2:50 p.m.

Bonavista—Trinity—Conception Newfoundland & Labrador

Liberal

Fred Mifflin LiberalMinister of Fisheries and Oceans

Mr. Speaker, the hon. member knows that the passage of the oceans act, which concentrated and focused on conservation and the environment, made possible the marine protected areas issue.

To that end and before the passage of the bill, I met with Heritage Canada officials and spent a day with them discussing this issue, along with consultation with many fishermen in eastern Canada.

As a result of that, about a month ago I made an announcement with the hon. Minister of Canadian Heritage which allowed for a marine protected area on the east coast of Canada as a test case so that we can develop policy and have a look at the evaluation criteria to make sure this system will work.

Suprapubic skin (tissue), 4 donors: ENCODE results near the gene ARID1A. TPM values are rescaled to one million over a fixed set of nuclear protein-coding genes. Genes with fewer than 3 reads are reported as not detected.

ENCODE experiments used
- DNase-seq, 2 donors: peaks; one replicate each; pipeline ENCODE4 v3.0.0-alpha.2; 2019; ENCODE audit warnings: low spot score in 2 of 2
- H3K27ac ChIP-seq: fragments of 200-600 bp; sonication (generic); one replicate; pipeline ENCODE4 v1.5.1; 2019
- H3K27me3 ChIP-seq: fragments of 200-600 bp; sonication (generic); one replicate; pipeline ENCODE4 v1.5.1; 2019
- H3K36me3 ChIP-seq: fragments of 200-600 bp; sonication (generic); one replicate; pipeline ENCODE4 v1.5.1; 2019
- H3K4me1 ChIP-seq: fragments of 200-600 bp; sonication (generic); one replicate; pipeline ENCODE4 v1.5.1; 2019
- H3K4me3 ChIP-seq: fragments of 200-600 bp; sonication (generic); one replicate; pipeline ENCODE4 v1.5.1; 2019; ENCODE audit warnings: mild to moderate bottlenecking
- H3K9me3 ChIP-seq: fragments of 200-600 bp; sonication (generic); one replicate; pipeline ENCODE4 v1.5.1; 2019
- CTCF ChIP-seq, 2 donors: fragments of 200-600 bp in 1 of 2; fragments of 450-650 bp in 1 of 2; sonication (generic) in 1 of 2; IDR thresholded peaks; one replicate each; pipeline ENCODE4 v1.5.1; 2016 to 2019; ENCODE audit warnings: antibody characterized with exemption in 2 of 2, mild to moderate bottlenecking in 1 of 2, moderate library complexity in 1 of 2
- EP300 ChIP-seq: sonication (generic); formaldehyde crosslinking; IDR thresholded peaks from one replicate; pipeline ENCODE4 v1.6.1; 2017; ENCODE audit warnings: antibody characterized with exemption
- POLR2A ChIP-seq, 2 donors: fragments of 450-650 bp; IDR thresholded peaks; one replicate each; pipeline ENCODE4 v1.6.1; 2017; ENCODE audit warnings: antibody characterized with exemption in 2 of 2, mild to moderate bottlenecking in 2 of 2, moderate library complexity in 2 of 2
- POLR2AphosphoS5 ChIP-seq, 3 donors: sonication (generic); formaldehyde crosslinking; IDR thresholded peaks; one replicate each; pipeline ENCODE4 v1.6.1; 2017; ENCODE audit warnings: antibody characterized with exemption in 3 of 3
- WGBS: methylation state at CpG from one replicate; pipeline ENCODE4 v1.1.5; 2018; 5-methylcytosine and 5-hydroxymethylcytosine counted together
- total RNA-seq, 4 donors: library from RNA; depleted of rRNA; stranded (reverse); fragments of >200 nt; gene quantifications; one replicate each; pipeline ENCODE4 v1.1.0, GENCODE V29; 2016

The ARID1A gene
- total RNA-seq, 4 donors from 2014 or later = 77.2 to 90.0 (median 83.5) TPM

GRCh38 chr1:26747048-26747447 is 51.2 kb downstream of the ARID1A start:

I am sure the hon. member would also be interested that with respect to the specific issue of the gully I have been in conversation with the World Wildlife Fund in the last week. I am sure that once the policies are developed we will be looking at this as one of our priority issues.

Somalia InquiryOral Question Period

2:50 p.m.

Bloc

Suzanne Tremblay Bloc Rimouski—Témiscouata, QC

Mr. Speaker, my question is for the Minister of National Defence.

When the Minister of National Defence tries to justify his decision to put an end to the Somalia inquiry, he always offers the same excuse of its going on too long and costing too much, despite the fact that Madam Justice Sandra Simpson considers that the commissioners have performed their duties with diligence.